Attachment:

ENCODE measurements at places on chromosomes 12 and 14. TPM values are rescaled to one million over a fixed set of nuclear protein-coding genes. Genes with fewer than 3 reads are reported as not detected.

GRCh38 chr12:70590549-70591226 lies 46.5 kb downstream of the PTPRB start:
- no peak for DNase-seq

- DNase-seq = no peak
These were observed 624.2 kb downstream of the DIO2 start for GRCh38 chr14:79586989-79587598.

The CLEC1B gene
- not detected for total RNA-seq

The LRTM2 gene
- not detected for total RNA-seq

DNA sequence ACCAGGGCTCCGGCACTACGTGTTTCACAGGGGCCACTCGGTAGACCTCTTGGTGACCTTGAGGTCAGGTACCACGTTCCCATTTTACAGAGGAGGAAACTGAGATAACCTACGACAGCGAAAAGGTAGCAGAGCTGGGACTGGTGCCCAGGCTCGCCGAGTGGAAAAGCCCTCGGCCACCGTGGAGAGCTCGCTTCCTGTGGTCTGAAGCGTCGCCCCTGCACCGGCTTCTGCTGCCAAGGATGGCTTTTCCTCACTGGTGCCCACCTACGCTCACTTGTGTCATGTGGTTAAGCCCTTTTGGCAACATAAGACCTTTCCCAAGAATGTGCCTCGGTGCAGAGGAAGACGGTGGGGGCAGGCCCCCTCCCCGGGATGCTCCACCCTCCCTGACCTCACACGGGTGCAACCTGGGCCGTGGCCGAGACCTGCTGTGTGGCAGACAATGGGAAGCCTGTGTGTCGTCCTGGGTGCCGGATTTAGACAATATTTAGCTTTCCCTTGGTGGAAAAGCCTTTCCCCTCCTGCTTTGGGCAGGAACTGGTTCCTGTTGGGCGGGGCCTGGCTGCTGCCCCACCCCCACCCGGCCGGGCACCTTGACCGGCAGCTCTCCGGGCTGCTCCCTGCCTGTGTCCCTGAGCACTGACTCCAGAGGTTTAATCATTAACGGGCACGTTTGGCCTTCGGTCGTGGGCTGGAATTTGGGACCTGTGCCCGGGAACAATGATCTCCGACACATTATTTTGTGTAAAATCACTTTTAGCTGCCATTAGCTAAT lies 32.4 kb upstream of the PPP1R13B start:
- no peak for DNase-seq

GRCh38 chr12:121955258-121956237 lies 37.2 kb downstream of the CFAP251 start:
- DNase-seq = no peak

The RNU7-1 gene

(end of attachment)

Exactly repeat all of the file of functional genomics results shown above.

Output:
ENCODE measurements at places on chromosomes 12 and 14. TPM values are rescaled to one million over a fixed set of nuclear protein-coding genes. Genes with fewer than 3 reads are reported as not detected.

GRCh38 chr12:70590549-70591226 lies 46.5 kb downstream of the PTPRB start:
- no peak for DNase-seq

- DNase-seq = no peak
These were observed 624.2 kb downstream of the DIO2 start for GRCh38 chr14:79586989-79587598.

The CLEC1B gene
- not detected for total RNA-seq

The LRTM2 gene
- not detected for total RNA-seq

DNA sequence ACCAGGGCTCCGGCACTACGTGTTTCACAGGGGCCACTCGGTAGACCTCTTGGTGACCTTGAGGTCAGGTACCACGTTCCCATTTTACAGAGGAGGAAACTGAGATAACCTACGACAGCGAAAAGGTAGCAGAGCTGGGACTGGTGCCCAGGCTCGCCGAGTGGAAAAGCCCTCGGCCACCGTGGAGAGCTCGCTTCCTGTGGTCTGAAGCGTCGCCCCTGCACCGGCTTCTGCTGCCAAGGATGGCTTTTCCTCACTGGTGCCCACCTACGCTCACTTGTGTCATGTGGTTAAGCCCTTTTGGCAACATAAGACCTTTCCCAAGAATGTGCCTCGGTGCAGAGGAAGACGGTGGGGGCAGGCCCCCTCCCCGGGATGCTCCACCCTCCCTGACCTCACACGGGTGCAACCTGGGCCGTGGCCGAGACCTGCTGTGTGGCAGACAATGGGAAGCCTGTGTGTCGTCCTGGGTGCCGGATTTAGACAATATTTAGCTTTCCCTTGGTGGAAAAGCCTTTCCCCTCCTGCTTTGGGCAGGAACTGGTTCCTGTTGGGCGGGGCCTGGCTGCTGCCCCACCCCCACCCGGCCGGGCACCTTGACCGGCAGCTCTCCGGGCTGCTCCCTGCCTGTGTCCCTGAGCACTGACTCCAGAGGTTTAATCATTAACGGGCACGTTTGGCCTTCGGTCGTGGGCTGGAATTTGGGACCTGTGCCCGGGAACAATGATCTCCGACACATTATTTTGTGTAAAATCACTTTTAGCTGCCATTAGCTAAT lies 32.4 kb upstream of the PPP1R13B start:
- no peak for DNase-seq

GRCh38 chr12:121955258-121956237 lies 37.2 kb downstream of the CFAP251 start:
- DNase-seq = no peak

The RNU7-1 gene